Well unfortunately it’s exactly what’s happened in the US.  Last year we saw our total debt reach the level of total income somewhere around $16.8T.  Fortunately we had a credit crisis of some proportion which handily led to a severe easing of monetary policy whereby interest rates will now be held at the lowest rates ever and will remain there for the foreseeable future if the Fed has anything to do with it.  Our average interest rate on total US debt since 2000 is around 5.7%.  Since 2008 the Fed has driven our average rate down to its current 2.3%.  Again the difference seems only a couple percent, however, when taken into context of total income it means we only pay 2.3% of our total income to service our debt as opposed to what would be 5.7% had the Fed not driven interest rates down.  But hey 2.3% or 5.7% both are still pretty low percentages of total income right?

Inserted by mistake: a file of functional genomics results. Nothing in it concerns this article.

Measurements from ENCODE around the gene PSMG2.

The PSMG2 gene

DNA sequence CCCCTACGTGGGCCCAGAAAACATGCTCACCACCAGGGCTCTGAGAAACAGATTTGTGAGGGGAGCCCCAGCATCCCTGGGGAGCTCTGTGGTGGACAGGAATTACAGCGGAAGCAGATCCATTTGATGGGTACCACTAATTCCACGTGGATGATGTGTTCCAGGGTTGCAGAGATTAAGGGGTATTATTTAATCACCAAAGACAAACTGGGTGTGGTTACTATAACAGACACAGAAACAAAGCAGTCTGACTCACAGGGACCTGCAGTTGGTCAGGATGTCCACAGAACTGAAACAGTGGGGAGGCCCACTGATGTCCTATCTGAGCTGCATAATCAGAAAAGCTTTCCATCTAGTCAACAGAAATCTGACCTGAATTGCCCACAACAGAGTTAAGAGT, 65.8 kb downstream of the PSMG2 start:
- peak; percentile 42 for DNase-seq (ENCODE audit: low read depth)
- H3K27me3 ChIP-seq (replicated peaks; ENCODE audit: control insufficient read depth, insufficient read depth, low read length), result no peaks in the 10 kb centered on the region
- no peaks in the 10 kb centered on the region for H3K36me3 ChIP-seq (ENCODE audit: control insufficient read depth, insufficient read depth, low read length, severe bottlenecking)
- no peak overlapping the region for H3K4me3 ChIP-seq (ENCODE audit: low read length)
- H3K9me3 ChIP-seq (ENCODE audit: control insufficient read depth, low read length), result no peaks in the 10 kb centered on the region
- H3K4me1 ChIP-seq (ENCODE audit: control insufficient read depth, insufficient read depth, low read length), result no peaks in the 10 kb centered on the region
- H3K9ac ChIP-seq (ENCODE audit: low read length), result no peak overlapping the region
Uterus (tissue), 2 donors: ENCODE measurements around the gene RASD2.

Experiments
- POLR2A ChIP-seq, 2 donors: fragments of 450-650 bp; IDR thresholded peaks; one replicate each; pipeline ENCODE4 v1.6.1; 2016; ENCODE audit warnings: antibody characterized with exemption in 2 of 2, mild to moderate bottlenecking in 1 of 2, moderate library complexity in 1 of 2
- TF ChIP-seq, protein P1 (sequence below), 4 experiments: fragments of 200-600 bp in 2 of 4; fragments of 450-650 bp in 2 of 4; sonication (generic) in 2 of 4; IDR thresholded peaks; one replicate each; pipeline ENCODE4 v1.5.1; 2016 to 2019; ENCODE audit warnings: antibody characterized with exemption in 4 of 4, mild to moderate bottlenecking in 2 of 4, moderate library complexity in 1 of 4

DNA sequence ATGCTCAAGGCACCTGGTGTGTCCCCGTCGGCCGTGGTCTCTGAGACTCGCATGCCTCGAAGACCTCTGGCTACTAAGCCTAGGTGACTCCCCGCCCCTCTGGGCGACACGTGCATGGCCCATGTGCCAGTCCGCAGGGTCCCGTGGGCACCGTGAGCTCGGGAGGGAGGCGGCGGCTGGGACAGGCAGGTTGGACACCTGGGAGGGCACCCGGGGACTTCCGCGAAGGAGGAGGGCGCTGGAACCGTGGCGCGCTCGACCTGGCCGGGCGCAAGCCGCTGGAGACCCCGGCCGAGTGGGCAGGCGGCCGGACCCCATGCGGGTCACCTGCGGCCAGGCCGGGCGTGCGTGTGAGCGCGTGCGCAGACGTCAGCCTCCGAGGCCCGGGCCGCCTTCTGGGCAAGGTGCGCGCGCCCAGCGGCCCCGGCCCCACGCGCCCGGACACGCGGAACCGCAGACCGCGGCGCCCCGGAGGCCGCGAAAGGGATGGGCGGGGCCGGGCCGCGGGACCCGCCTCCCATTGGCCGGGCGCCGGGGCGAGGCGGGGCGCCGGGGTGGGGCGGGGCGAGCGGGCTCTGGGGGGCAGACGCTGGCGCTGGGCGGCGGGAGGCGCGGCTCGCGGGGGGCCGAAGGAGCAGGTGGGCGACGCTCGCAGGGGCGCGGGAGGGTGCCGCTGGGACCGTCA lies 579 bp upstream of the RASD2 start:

Well herein lies the unspoken problem.  The experts like to peg debt to GDP (total income) because GDP theoretically could be taxed at 100% and so the government theoretically could use all income to cover its debt service obligations (interest).  There is little point going into the absurdities of that scenario.  So what really is the government’s income from which it can service its debt if it’s not GDP?  The government must service its debt not from GDP but from total revenues (taxes on income).  Total revenues are about 23% of GDP this year and so now we see the 2.3% of total income is actually 10% of total revenues available to service debt.  Taking the 14 year average interest rate of 5.7% the government would be paying about 25% of its total revenues to cover interest on its debt.  It becomes glaringly apparent now why interest rates must remain low for as far as we can see into the future.   The problem becomes a loss of control of interest rates.  The Fed can manage short term rates but will have an incredibly difficult time managing long term rates as the total debt reaches far beyond GDP.  By 2038 our fiscal house could easily drive interest to those double digit rates we saw in the 1980′s and total debt could double.  If you don’t fancy that scenario not to worry I’ve a more likely one for you.  Prior to 2038 I reckon we’re handed the straw that breaks Uncle Sams’s back when the Chinese begin purchasing commodities in non USD notes, which will collapse global demand for USD driving long term rates to all time highs and then it’s goodnight and good luck (I will talk more about this scenario another day).  So dust off your Dark Side of the Moon LP, set the needle to B side, pour yourself a bloody mary, kiss your wife and watch the sunset while the world still smiles back at you.  But don’t be the fool to think this goes on forever.  It cannot and will not and if you know that then perhaps there is time to get this train back on track.  The issue very much is being left up to you and to me.  Giddy up JG…